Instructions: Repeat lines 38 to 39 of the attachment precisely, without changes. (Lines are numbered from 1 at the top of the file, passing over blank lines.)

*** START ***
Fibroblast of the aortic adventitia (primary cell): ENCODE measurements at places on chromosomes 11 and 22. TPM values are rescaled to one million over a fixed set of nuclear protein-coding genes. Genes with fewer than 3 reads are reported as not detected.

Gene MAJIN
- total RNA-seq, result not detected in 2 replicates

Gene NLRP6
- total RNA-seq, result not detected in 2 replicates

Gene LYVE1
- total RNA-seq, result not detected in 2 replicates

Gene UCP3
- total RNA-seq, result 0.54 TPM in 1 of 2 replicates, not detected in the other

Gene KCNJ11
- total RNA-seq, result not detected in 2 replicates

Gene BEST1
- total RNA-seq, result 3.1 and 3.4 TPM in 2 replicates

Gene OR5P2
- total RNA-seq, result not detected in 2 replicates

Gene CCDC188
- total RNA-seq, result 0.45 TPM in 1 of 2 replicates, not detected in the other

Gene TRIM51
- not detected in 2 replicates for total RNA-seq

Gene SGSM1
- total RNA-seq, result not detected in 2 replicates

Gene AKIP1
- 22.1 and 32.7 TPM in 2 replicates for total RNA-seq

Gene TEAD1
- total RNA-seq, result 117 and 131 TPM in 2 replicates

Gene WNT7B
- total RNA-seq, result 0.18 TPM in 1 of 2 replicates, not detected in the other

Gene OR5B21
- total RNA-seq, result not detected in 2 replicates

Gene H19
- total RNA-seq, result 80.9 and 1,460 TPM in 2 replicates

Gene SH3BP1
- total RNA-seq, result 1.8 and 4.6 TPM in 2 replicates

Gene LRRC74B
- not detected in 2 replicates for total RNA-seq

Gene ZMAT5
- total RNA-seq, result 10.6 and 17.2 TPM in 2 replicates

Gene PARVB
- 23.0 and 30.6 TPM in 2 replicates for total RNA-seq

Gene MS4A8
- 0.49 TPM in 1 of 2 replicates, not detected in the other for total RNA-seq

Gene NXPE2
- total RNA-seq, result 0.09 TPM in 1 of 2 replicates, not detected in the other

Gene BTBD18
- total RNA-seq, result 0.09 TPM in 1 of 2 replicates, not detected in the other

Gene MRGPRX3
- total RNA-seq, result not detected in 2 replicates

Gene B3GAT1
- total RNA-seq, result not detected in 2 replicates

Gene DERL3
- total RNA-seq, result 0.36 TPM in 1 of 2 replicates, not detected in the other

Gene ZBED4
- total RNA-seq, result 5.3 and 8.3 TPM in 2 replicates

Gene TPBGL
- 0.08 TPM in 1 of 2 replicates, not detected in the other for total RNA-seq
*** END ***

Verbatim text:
Gene PARVB
- 23.0 and 30.6 TPM in 2 replicates for total RNA-seq